2/8/2010 - Local pastors urged to be "Health Advocates"
By Michael J. Brooks
Perry County has an obvious health disparity when compared to the rest of the state, said Dr. Ashlee Best, Samford University's clinical instructor of pharmacy practice.
Best, now a Perry County resident, maintains an office in the Perry County Health Department where she supervises Samford's pharmacy residents.
She was one of several speakers at a pastors' lunch held at Judson College on Jan. 30.
"Our population needs health advocates," she said, "and we think the churches can help."
Best shared statistics about a number of health issues, suggesting that the African-American population was at greater risk. The life expectancy of the county's black population is seven years less than the remainder of the state. Alabama has greater incidences of diabetes, cardiovascular disease and strokes than the nation, but Perry County's rates are greater than the state average.
Dr. Charles Sands of Samford's McWhorter School of Pharmacy noted that the Southeast is known as "the stroke belt," and the prime candidates, those aged 45-55, normally don't come to clinics for screening.
"They're too busy making a living to go to the doctor," Sands said. "But pastors are respected and influential, and we think you can help teach people the importance of health."
The Rev. Michael Wilson, director of Samford's Resource Center for Pastoral Excellence, told of the ministers who participate in sabbaticals at Samford through the RCPE.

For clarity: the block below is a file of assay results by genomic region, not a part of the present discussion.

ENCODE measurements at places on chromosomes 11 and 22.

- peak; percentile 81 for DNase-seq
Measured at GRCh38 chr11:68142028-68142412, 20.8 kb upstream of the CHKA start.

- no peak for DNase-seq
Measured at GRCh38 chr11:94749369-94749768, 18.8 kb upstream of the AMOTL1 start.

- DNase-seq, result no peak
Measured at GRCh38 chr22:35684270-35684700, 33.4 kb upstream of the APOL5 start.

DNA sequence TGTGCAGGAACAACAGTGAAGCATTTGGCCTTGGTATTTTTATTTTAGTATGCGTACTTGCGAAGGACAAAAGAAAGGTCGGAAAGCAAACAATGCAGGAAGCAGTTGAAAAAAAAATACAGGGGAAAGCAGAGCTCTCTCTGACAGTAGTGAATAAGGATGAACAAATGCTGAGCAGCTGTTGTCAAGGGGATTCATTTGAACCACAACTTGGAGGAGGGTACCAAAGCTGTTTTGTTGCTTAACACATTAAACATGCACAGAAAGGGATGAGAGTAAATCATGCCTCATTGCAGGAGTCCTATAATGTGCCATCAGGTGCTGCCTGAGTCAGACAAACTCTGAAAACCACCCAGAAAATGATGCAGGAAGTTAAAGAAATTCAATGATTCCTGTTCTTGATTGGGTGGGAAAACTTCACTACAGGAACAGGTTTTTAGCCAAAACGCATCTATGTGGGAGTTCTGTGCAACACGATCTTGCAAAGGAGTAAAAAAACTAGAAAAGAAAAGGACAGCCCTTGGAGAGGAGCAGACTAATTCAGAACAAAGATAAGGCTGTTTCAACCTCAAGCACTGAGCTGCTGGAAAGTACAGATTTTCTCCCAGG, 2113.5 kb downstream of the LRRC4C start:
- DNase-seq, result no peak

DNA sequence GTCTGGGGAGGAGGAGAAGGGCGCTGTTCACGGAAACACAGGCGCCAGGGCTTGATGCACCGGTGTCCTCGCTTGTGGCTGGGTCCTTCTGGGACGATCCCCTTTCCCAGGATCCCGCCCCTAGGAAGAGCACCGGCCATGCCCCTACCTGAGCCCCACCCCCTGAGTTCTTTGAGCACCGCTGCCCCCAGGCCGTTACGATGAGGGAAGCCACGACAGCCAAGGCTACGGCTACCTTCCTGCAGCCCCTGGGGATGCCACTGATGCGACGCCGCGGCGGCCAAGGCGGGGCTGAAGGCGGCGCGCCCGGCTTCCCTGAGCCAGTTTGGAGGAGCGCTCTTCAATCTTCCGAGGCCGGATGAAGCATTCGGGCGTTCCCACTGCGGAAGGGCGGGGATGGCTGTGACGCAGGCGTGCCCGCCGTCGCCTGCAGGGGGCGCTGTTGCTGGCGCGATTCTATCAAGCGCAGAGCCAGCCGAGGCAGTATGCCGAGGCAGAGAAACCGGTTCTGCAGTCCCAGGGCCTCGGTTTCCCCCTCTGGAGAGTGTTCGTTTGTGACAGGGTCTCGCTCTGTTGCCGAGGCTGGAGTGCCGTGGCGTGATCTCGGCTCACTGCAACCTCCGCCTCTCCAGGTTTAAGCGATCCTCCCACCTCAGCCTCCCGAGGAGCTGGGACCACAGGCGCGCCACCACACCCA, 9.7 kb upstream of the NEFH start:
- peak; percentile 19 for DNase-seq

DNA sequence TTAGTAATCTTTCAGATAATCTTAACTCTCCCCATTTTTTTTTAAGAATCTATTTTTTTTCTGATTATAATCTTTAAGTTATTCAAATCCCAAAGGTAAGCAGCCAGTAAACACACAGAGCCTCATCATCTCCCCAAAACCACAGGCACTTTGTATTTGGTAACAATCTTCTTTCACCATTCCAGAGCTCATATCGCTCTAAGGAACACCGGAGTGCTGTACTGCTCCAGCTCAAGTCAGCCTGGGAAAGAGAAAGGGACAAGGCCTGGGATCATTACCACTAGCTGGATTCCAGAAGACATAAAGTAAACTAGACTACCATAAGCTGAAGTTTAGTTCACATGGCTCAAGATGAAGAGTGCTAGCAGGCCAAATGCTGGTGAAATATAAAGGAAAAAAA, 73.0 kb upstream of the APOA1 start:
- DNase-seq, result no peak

"Many of these are unhealthy and stressed," he said. "We should give more attention to our bodies which the Bible calls the 'temple of the Holy Spirit.' I think ministers have a special responsibility to set the example ourselves and then to offer a challenge to others to lead healthy lives."
Gretchen McDaniel of the Ida Moffett School of Nursing at Samford shared her own story of congregational involvement.
"I tried to talk my church into having a parish nurse for early health screening," she said. "I saw this as a needed ministry, but my church wasn't interested. We were building a new sanctuary and this took all their attention for two full years. But I kept at it and now I have many success stories I can share."
McDaniel suggested that pastors consider a similar program in their churches as a way to be intentional in congregational wellness.
Frances Ford of Sowing Seeds of Hope led a general brainstorming session following lunch, making a list of suggestions from attendees.
Some of the ideas included community gardens providing fresh vegetables for those who volunteer to work, health screenings in collaboration with the CrossTies food bank, healthy cooking classes in the churches and a community playground in Marion.
The ministers were reminded of two free clinics at the Perry County Health Department: a hypertension clinic each Wednesday afternoon and a diabetes clinic every Thursday afternoon.
"I think we had a great start," Best said. "Pastors and churches can take the lead in making our community better and stronger."
*Perry County visitors at the Jan. 30 luncheon for local pastors included (front row from left) Gretchen McDaniel and Debbie Duke from the Ida Moffett School of Nursing, Dr. Charles Sands of the McWhorter School of Pharmacy, (back row) the Rev. Michael Wilson of the Resource Center for Pastoral Excellence, Samford pharmacy student LaToya Lynn and clinical instructor Ashlee Best. Photo by Bill Mathews. *
* Article courtesy of the Judson College Public Relations Department.